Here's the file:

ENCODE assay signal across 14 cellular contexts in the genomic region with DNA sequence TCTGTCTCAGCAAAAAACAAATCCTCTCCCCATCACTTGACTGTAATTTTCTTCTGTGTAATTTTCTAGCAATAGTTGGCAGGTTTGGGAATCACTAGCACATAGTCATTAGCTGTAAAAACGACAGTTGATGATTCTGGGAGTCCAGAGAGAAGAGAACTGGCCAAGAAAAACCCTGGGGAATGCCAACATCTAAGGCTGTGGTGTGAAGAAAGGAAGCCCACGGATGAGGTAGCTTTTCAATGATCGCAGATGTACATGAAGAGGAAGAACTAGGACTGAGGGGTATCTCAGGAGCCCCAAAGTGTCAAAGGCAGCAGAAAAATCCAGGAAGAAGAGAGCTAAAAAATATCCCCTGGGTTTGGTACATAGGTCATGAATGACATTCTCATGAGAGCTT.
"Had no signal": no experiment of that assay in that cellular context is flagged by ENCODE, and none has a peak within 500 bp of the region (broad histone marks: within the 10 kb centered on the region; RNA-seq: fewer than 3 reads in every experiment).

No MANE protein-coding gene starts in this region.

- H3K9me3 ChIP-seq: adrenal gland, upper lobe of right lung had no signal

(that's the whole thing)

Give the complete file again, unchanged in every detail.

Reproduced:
ENCODE assay signal across 14 cellular contexts in the genomic region with DNA sequence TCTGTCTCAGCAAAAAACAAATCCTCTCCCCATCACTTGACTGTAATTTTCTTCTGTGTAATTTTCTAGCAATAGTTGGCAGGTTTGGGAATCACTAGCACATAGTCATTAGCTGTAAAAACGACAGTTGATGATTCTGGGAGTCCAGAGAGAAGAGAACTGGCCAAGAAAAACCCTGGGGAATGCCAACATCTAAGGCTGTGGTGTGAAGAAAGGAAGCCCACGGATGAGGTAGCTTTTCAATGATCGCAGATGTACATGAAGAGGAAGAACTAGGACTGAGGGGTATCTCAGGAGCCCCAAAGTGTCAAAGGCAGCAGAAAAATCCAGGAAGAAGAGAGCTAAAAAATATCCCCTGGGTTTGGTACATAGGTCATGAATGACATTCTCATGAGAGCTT.
"Had no signal": no experiment of that assay in that cellular context is flagged by ENCODE, and none has a peak within 500 bp of the region (broad histone marks: within the 10 kb centered on the region; RNA-seq: fewer than 3 reads in every experiment).

No MANE protein-coding gene starts in this region.

- H3K9me3 ChIP-seq: adrenal gland, upper lobe of right lung had no signal